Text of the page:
You Don’t Have to Leave the Stratosphere to Feel Like You’ve Been in Space

view of Earth from space

Credit: iStock / Getty Images

Astronaut Scott Kelly came back from 340 days in space two inches taller. Along with height, many aspects of the body change because of the weightlessness environment of space. The body loses muscle, heart and bone mass because it no longer has to support itself as it does on Earth. There is also no feeling of “down” in space. The brain uses this signal for balance, so it has to change how it processes sensory information. While Kelly went to space to study the health impacts, scientists can investigate the effects without leaving the planet. Here are some of the ways scientists recreate weightlessness on Earth. Most of the studies are done for several days to several weeks.

Long-Duration Bed Rest

Study participants lie in bed 24 hours a day. In some studies, the bed tilts towards the head (referred to as head-down tilt, or HDT) to mimic the blood and fluid flow towards the head that happens in space.

Bed Rest

Dry Immersion

Study participants sit in a tub of water. This method takes advantage of water’s buoyancy to suspend participants similar to how they would float in space. Participants are wrapped in a waterproof cloth to keep them dry.Dry Immersion

Unilateral Limb Suspension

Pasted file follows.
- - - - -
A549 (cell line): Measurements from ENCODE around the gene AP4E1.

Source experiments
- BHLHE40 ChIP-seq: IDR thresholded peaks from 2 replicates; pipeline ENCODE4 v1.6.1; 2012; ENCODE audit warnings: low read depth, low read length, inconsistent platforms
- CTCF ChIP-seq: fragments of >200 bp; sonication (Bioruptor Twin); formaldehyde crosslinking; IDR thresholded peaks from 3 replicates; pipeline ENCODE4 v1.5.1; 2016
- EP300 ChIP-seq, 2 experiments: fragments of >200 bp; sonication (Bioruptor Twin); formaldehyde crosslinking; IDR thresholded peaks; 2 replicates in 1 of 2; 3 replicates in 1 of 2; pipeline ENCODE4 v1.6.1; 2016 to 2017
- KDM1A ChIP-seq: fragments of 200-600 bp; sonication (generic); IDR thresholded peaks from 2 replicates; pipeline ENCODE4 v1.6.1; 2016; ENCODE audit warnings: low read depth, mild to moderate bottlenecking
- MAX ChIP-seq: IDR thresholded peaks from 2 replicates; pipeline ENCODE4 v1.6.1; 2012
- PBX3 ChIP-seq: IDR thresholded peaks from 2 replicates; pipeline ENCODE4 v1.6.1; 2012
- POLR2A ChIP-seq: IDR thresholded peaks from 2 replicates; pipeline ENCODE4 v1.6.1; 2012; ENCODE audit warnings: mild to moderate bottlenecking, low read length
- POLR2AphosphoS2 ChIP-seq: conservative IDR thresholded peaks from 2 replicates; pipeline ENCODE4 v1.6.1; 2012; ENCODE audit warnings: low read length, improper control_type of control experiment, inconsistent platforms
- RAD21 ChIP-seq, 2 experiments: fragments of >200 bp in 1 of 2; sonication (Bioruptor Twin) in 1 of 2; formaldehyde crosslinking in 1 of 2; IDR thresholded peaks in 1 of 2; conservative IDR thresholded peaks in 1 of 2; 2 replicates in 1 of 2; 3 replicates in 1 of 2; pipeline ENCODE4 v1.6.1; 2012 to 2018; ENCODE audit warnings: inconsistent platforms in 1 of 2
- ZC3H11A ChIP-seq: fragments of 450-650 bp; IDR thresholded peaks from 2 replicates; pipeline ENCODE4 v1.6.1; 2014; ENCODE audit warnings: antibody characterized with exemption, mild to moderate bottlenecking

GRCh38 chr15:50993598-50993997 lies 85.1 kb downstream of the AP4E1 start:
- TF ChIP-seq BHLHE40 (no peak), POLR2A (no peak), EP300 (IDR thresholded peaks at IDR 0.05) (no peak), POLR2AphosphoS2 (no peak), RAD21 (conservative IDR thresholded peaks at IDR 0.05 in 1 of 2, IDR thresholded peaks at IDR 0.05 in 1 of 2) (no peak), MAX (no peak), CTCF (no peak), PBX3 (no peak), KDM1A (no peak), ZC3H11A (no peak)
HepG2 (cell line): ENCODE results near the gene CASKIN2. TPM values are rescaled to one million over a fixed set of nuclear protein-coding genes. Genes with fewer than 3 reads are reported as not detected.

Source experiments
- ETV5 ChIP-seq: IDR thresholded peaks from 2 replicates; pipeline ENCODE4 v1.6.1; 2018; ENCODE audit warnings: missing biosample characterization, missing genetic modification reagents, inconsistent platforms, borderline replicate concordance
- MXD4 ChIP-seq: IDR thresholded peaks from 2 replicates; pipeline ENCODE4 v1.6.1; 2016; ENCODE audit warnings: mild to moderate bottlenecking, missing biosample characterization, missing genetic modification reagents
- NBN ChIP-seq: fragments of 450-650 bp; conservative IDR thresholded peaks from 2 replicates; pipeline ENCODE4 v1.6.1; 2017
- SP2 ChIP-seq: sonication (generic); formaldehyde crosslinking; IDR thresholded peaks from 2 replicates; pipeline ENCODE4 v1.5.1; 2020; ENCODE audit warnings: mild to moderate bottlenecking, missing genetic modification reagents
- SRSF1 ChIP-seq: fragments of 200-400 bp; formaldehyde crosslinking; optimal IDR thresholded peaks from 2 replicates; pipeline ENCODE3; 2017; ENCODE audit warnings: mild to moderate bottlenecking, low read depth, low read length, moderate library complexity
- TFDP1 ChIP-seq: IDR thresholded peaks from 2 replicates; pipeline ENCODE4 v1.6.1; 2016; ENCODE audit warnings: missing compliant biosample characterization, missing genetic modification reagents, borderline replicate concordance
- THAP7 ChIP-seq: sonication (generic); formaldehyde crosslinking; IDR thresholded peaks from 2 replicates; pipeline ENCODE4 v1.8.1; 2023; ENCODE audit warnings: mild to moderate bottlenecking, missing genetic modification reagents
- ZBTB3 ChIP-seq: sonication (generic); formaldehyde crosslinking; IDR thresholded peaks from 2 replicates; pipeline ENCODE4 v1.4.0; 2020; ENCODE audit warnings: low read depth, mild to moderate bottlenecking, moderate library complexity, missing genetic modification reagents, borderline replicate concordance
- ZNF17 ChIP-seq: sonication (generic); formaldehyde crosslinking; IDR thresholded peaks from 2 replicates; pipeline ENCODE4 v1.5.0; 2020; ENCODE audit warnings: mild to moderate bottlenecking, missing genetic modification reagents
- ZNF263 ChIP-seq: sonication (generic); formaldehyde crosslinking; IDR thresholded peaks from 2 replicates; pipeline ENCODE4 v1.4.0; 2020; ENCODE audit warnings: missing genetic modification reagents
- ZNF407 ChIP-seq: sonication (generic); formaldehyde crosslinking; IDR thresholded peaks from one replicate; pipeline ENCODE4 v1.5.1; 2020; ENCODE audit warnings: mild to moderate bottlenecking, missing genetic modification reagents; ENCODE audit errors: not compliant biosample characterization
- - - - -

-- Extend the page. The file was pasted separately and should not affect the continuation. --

Study participants wear a platform shoe on one foot to keep the other foot off the ground. They balance and get around with crutches. This method focuses on how the muscles change in the hovering leg.

Lower Limb Suspension

Parabolic Flight

The airplane recreates the weightlessness of space by flying up and down in a wave pattern. Unlike the other methods, the suspended period is very short. Participants float in the air and feel weightless for about 20 seconds when the plane is changing directions to return towards the ground.

Findings from these studies on the health effects of the space environment will help astronauts prepare for long space missions such as going to Mars. For updates on space research, tune in to the National Academies’ Space Science Week March 29 through 31. Experts will share information about ongoing research programs and discuss issues and advances in their fields.